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In the work of the 34-year-old sculptor Essi Korva, originally from Pello, Lapland, emotions, fears, plants, animals and human bodies come together, creating dreamlike and powerfully visual new forms.

After graduating from the Lahti Art Institute in 2010, Essi Korva returned to her native Lapland. For a workspace, she later found an old school building surrounded by nature in Kolari, about a 20-minute drive from where she was born. She converted the building into a studio that is today known as Willa Korva, including the artist’s home, workspace as well as a residence for artists. So every once in a while, there is also a visiting artist staying and working at Willa Korva, often from abroad.

– One of my friends described the place as artists’ paradise. The old classrooms provide enormous working spaces in the middle of the forest. Right behind the building open spectacular cliffs and a crag of rocks that was formed during the Ice Age. The scenery is so beautiful that I never thought existed in the region where I spent my childhood, says Korva.

Environmental art on the shores of the Atlantic Ocean

Close to Willa Korva, surrounded by the wilderness, is also the outdoor exhibition Oranki Art which gets its artwork from an annual environmental art symposium, organized every summer with multiple artists participating.

– Oranki Art was the first environmental art symposium I participated after graduation. Since then, I have had the pleasure of participating many international environmental art symposiums, and it has become an important dimension of my work, Korva says.

– In 2014, I got the opportunity to create a piece of environmental art on the shores of the Hardangerfjord, in front of the Hardanger Folk Museum that is located in Utne village in Norway. The piece became known as the Little Mermaid of Utne. I wanted reference the famous Little Mermaid of Copenhagen, but at the same time completely reinvent it as a piece of environmental art. Because of this, the Little Mermaid of Utne is quite different from the work it references. It has a dress made of dead blue mussels and seashells which I collected myself from the shores of the fjord. 

– Environmental art is rarely made to last, and this was the case also with the Little Mermaid of Utne, originally supposed to be on display only for a year. Now, over five years later, the piece is still there. It is a bit of a miracle considering that the piece, consisting of renovation mortar and mussel shells, has been standing there all these years unprotected from the weather of Northern Atlantic. Last year the Hardanger Folk Museum planned to finally take it down, but the locals petitioned for the piece, which is still in great condition, to stay where it is. It is fun when a piece begins to live its own life like this one has, Korva laughs.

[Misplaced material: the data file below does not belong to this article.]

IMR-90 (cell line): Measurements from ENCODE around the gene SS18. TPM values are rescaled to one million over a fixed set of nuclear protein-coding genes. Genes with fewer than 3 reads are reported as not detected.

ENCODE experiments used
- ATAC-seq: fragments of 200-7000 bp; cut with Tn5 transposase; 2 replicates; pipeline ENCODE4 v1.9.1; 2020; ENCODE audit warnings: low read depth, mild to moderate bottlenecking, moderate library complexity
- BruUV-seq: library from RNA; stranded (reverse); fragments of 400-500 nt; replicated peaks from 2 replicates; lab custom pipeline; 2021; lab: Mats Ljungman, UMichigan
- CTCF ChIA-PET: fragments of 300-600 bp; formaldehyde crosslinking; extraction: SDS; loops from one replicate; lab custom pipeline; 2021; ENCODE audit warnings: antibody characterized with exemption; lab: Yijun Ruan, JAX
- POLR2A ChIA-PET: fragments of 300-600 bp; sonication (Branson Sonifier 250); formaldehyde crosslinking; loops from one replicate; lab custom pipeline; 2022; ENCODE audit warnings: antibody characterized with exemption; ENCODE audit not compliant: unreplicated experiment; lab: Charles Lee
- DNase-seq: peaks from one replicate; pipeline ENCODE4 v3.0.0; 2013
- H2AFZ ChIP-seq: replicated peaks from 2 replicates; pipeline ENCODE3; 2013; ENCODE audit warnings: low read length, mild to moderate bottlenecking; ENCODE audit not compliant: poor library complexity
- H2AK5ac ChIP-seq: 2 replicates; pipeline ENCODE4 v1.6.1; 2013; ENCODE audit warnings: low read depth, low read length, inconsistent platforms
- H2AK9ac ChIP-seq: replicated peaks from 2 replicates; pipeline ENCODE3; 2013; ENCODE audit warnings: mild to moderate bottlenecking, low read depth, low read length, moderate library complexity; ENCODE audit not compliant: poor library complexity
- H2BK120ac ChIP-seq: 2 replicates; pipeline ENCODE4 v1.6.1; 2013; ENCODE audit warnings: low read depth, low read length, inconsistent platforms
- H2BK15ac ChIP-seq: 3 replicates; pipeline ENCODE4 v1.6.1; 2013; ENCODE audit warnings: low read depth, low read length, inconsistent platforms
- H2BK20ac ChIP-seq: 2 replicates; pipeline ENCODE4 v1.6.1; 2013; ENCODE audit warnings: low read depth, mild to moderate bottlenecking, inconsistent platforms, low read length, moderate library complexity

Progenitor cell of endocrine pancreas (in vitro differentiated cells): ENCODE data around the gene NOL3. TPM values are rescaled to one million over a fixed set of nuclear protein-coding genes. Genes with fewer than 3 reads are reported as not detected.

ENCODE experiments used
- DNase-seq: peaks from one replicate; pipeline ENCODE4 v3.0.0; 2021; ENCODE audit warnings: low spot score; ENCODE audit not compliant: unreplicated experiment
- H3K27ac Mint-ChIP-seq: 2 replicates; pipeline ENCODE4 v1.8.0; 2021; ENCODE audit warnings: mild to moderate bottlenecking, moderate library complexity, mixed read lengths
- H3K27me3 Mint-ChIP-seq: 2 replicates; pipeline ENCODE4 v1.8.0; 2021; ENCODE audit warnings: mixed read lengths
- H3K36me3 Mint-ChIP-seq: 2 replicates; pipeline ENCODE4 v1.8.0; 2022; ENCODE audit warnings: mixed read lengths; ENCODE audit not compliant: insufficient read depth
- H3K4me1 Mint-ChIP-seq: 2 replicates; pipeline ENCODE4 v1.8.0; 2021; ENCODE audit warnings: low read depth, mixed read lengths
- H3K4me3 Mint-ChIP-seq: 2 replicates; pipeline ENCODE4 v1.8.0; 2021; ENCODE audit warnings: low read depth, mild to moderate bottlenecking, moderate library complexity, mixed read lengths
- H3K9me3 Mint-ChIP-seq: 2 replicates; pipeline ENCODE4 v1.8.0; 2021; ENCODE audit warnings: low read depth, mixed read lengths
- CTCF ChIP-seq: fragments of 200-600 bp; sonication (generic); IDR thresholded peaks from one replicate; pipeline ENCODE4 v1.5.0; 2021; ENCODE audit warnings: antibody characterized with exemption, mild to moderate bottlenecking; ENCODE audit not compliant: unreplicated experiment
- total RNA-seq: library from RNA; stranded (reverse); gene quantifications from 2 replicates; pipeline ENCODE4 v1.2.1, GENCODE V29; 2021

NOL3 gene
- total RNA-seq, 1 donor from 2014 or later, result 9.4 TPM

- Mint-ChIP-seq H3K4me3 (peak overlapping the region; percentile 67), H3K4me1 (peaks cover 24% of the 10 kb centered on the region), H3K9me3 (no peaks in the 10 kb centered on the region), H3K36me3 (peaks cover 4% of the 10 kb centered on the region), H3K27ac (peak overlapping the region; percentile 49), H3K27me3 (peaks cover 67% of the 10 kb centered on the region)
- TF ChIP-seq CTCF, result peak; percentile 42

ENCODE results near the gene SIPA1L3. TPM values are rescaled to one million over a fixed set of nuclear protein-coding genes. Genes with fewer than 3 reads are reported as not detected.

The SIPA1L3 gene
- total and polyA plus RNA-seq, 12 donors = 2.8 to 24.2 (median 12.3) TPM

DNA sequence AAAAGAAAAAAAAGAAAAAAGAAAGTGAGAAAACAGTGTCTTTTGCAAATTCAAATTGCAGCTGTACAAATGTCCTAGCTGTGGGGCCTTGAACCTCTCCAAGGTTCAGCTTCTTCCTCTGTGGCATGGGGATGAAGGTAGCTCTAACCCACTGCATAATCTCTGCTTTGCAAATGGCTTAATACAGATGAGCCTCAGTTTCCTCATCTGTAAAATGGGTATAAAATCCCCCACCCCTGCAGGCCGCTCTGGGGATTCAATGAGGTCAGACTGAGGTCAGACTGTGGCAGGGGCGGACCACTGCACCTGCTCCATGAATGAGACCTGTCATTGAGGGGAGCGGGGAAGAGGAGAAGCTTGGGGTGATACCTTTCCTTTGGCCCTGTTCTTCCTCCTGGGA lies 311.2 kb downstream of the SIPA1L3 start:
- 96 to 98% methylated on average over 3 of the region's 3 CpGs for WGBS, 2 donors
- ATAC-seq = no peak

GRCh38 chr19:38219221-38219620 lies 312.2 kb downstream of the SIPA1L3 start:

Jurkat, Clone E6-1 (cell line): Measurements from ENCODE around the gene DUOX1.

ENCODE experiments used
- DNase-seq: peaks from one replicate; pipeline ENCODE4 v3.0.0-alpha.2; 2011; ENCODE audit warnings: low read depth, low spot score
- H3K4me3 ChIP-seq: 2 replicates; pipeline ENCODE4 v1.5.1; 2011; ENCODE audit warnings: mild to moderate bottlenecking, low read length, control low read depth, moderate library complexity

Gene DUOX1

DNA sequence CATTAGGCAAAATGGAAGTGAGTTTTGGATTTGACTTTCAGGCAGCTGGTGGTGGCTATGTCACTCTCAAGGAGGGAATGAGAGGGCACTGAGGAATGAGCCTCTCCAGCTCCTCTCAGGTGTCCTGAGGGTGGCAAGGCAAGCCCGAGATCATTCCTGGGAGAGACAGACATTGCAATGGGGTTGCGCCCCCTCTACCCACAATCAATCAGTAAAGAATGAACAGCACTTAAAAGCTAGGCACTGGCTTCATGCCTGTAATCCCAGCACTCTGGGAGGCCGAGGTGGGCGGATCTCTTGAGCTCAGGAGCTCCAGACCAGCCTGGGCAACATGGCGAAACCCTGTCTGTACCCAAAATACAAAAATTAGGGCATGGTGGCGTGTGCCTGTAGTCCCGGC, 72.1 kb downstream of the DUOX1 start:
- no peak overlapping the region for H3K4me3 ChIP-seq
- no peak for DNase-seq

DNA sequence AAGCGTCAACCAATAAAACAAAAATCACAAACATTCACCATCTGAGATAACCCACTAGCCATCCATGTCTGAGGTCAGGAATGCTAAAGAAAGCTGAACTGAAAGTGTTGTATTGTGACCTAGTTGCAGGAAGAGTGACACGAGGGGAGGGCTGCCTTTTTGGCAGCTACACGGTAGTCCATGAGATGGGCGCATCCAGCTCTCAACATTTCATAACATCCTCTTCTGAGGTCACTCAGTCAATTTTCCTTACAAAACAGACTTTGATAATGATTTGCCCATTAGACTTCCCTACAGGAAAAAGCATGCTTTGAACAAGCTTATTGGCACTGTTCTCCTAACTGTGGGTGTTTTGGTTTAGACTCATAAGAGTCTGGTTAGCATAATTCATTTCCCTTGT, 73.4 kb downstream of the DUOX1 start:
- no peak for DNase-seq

– In one of the pieces I was commissioned to do for Design Hotel Levi you can see a certain familial resemblance with the Little Mermaid of Utne. This work is a woman that is formed by leaves and that is open in the middle. It is kind of like a shell of a humanbeing that resembles a dress and at the same time forms a figure that consists entirely of plants, says Korva.  

Creating miniature worlds while being materials savvy

In Korva’s work, environmental art, recycled materials, sculpture and painting blend into each other seamlessly.

– Reusing materials is very important to me as an artist. Most, if not all, of my work incorporates recycled materials. If it is not an old cooking pot, bathtub or a sports trophy, then it is recycled plastic or scrap metal or similar. It is not always obvious in my work. A piece may include cow’s tail hair, moss, the trophy, as well as some cement, and yet look like a semi-realistic child, says Korva.

– I also reuse the materials from some my old work. If I have a piece that I am not entirely happy with, or the work has been damaged somehow, and I know that it contains a good structure, I may disassemble it and reuse the materials. Or I construct a new piece straight on top of the old one. I think it would be a waste of good material if I did not.

Nature and the environment are a major inspiration to Essi Korva’s work. 

– Nature has always been very important to me. Already as a child, when I was playing outside, I was building tiny little worlds among the roots of trees, the kind of stuff that kids like to do. I feel that I have never really stopped doing that. When I work, I still build these miniature worlds, small universes that deal with various different topics, says Korva.

– I am inspired by life – and by my feelings and experiences of life. I often describe my work as portraits of emotions. It is a kind of internal exploration that incorporates my experiences of the world around me.

– Most of my work is at least somewhat figurative. It includes almost always – that is every single time – a strong emotional charge in one direction or another, if not all directions. My work also often includes play between the darker and lighter aspects of life, as I do not think that these extremes are in any way exclusive of each other. 

– It would be great if my work could provide the viewer with a pinch of hope – acceptance of the viewer’s own feelings and experiences. The kind of hope that springs from the fact that things merely are as they are, says Korva.